About GSC

Germinate Science Consulting (GSC) has a few simple aims:

1) To help researchers ensure that their hard work is communicated in a clear, accurate and complete manner in a draft manuscript. 

2) To demystify the publishing process by providing detailed insight into the editorial assessment of a study, provide advice on how to improve a draft manuscript and on appropriate journals that could be considered for submission. 

3) To work with researchers to hone their grant applications to strengthen the likelihood of obtaining funding.

4) Through delivery of seminars and workshops, offer training for early (and later) career researchers in a range of topics relating to generating and handling data, communicating and publishing science, and developing a career. 

GSC is currently focussed on serving the microbiology field, but will consider project work and training in other fields also. 

About Andrew Jermy

Andrew gained his PhD in Molecular Biology from the University of Manchester, UK, studying fungal protein trafficking and secretion. He was subsequently a Microbiology Editor at Nature for more than a decade, joining Nature Reviews Microbiology in 2008 as an Associate Editor after a brief stint as Locum Editor on Nature Cell Biology. Over the following 4.5 years Andrew developed a passion for microbiology, editing reviews and writing on all aspects of the field. Andrew then joined the Nature team as Senior Editor, handling research manuscripts from across the field and championing microbiology in Nature’s pages (and beyond). In 2015 Andrew became the Chief Editor for the launch of Nature Microbiology, which quickly became established as one of the premier journals in the microbiology publishing landscape. Andrew left Nature Microbiology in 2019 to establish Germinate Science Consulting and work closely with researchers to strengthen research grants and manuscripts, as well as providing a range of other science communication services.

About Cláudio Nunes-Alves

Cláudio studied biochemistry at the University of Porto (Portugal), before earning his Ph.D. in Life and Health Sciences from the University of Minho (Braga, Portugal), studying how immune cells respond to tuberculosis infection. During his PhD and post-doc, he spent 8+ years as a researcher working at the intersection of microbiology, immunology and infectious diseases, sharing his time between Portugal and the United States, in the laboratories of Margarida Correia-Neves (at the Life and Health Sciences Research Institute, Braga, Portugal), Samuel Behar (first at the Brigham and Women’s Hospital, Boston, MA, USA, and then at the University of Massachusetts Medical School, Worcester, MA, USA) and Christophe Benoist (at Harvard Medical School, Boston, MA, USA). In 2014, Cláudio moved to London (UK), to join Nature Reviews Microbiology, where between 2014 and 2016 he worked as an Associate Editor, locum Chief Editor and Senior Editor. In March 2016, Cláudio moved to Nature Microbiology, where he served as a Senior Editor until February 2022, helping it grow into one of the leading journals in the field. In his 7+ years of editorial work, he handled manuscripts, wrote and edited pieces across virtually all areas of the field. Cláudio is fascinated with microbes, infectious diseases and how they impact public health, and since September 2021 is studying part-time for a Global Master of Public Health at Imperial College London. In February 2022 he joined Germinate Science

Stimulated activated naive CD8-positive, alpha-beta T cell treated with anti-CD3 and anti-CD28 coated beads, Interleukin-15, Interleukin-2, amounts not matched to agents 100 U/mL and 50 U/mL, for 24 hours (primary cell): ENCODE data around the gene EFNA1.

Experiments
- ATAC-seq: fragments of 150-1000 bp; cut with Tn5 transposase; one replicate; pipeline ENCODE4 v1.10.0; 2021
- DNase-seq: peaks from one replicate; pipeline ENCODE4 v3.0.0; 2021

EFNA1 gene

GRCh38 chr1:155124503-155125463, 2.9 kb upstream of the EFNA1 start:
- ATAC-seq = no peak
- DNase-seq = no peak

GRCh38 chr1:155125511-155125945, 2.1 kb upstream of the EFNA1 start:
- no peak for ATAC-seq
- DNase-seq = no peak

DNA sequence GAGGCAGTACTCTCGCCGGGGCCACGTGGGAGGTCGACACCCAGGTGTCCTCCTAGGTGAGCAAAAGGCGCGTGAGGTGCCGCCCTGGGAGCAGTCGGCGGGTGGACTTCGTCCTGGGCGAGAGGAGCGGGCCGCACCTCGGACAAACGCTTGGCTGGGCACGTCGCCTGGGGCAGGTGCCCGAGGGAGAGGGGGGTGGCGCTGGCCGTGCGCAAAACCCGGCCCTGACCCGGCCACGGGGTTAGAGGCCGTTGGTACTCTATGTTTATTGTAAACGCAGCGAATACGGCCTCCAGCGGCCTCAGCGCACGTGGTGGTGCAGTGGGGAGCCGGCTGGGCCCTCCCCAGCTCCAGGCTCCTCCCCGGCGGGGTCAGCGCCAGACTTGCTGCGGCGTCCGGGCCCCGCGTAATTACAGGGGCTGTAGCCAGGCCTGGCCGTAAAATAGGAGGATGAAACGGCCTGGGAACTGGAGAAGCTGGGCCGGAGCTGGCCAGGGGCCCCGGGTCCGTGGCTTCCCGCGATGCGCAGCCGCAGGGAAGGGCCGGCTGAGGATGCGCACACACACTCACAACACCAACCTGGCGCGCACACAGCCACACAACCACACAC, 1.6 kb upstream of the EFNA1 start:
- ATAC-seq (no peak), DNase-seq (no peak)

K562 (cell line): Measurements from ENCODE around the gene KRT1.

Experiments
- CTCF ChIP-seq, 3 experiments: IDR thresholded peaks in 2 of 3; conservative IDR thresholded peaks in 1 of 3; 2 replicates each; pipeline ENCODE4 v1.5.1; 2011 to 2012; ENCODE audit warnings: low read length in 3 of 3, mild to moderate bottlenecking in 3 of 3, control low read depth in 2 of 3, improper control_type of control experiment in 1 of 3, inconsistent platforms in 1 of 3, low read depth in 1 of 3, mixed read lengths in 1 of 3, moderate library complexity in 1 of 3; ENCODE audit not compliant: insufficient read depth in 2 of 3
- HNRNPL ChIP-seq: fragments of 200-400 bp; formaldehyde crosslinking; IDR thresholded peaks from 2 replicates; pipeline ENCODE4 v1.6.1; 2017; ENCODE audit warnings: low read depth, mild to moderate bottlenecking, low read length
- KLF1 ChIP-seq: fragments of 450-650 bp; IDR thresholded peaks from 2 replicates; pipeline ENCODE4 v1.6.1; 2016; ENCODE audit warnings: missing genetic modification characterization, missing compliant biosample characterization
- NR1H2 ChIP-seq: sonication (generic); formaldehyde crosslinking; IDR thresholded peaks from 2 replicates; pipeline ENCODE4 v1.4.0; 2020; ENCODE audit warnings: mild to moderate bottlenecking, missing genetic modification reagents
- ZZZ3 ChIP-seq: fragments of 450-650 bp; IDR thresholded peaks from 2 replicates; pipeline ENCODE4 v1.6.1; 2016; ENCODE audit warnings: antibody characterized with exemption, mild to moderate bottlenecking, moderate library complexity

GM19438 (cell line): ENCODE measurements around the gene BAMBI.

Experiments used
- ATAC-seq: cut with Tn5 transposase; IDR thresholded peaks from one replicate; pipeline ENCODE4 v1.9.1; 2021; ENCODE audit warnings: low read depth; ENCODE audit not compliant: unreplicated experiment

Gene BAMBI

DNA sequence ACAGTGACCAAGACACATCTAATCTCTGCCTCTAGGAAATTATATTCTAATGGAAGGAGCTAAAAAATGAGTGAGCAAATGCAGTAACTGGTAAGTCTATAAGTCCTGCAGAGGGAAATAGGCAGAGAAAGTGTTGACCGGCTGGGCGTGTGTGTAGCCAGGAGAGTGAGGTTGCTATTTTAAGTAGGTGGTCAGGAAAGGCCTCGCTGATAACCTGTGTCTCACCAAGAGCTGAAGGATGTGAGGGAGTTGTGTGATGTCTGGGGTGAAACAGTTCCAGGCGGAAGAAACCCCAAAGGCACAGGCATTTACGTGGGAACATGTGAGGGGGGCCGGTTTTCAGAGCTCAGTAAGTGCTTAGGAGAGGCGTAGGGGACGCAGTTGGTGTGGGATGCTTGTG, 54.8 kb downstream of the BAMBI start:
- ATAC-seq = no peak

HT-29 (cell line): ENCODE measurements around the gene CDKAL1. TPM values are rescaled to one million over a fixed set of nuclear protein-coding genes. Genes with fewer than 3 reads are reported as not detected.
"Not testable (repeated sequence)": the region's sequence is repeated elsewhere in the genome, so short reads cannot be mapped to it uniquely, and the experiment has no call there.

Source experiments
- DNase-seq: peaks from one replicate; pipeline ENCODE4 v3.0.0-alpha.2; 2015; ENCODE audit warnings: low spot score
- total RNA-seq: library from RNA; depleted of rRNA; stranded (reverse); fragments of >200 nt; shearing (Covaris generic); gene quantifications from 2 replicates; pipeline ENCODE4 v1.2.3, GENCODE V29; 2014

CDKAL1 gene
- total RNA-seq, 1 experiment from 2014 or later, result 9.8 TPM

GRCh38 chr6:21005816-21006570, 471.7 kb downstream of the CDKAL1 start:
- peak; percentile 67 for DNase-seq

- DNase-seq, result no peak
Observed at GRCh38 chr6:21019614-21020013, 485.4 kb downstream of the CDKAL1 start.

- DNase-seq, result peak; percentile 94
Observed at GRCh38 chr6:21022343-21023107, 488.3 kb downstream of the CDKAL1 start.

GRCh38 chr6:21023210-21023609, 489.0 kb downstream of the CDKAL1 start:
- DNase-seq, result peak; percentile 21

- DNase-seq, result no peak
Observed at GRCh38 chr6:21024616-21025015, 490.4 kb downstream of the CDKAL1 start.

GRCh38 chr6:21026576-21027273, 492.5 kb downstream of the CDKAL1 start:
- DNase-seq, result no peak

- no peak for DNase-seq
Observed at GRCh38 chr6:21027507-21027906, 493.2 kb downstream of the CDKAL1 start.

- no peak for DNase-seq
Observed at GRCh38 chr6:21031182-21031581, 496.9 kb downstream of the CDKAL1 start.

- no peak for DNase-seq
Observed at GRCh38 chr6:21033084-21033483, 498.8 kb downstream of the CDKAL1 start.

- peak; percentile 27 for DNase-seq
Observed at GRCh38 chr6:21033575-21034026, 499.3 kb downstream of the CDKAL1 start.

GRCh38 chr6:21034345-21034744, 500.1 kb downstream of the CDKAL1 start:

Consulting (GSC) to work more closely with researchers and help with their communication needs – including in strengthening manuscripts, research grants or helping with tailored communications to a variety of audiences. Outside of work, Cláudio enjoys spending time with his partner and two kids, traveling, playing football and board games, cooking and craft beer.

About Georgie McManus

Georgie completed her degree in Biochemistry at the University of Birmingham, before becoming a Medical Writer at Havas Lynx, a global science and health communications agency. She then established her own business to work with a number of clients, including international medical research institutes, on a variety of science communication projects. Prior to joining Germinate Science Consulting (GSC), Georgie was Communications Manager for the COVID-19 Genomics UK (COG-UK) consortium, where she was responsible for blog and copy writing, website management and coordination of traditional and social media. Georgie now leads on communications for GSC and is developing a range of new services for researchers, including figure drafting and tailored communications strategy advice and support.

Blogs

Why high-quality illustrations are vital for effective communication in microbiology

In the microbiology field, most of the organisms we study are invisible to the naked eye. This of course means that without a clear, aesthetically-engaging visual representation to accompany a piece of text, non-experts can sometimes struggle to fully grasp complex microbiology systems and concepts. Scientific figures, illustrations and animations therefore have an incredibly valuable role in the communication of microbiology, something which was highlighted recently in this great Nature Microbiology editorial.­1